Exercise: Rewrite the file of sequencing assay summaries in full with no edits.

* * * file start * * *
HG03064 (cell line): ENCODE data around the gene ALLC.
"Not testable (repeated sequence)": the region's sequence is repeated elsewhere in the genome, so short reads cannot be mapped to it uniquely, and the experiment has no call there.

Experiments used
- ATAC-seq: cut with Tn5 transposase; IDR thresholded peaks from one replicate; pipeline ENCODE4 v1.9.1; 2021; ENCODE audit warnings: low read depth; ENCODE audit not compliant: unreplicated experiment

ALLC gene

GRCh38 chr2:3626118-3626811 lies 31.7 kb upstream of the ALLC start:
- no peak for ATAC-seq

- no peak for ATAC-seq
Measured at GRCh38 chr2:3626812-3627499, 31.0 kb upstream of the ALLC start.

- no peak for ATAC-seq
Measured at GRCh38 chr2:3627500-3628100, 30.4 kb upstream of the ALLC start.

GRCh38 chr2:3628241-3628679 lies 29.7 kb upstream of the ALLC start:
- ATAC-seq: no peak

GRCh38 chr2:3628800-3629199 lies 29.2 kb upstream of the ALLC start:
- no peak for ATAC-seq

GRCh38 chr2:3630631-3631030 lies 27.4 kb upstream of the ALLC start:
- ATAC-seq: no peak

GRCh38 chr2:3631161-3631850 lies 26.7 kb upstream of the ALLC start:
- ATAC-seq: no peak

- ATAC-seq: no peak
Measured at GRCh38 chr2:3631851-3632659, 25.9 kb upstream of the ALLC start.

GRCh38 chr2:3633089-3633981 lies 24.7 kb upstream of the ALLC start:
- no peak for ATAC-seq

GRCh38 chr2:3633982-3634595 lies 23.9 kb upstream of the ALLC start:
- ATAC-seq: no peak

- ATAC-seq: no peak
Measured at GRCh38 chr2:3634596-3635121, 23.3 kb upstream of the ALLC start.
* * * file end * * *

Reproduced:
HG03064 (cell line): ENCODE data around the gene ALLC.
"Not testable (repeated sequence)": the region's sequence is repeated elsewhere in the genome, so short reads cannot be mapped to it uniquely, and the experiment has no call there.

Experiments used
- ATAC-seq: cut with Tn5 transposase; IDR thresholded peaks from one replicate; pipeline ENCODE4 v1.9.1; 2021; ENCODE audit warnings: low read depth; ENCODE audit not compliant: unreplicated experiment

ALLC gene

GRCh38 chr2:3626118-3626811 lies 31.7 kb upstream of the ALLC start:
- no peak for ATAC-seq

- no peak for ATAC-seq
Measured at GRCh38 chr2:3626812-3627499, 31.0 kb upstream of the ALLC start.

- no peak for ATAC-seq
Measured at GRCh38 chr2:3627500-3628100, 30.4 kb upstream of the ALLC start.

GRCh38 chr2:3628241-3628679 lies 29.7 kb upstream of the ALLC start:
- ATAC-seq: no peak

GRCh38 chr2:3628800-3629199 lies 29.2 kb upstream of the ALLC start:
- no peak for ATAC-seq

GRCh38 chr2:3630631-3631030 lies 27.4 kb upstream of the ALLC start:
- ATAC-seq: no peak

GRCh38 chr2:3631161-3631850 lies 26.7 kb upstream of the ALLC start:
- ATAC-seq: no peak

- ATAC-seq: no peak
Measured at GRCh38 chr2:3631851-3632659, 25.9 kb upstream of the ALLC start.

GRCh38 chr2:3633089-3633981 lies 24.7 kb upstream of the ALLC start:
- no peak for ATAC-seq

GRCh38 chr2:3633982-3634595 lies 23.9 kb upstream of the ALLC start:
- ATAC-seq: no peak

- ATAC-seq: no peak
Measured at GRCh38 chr2:3634596-3635121, 23.3 kb upstream of the ALLC start.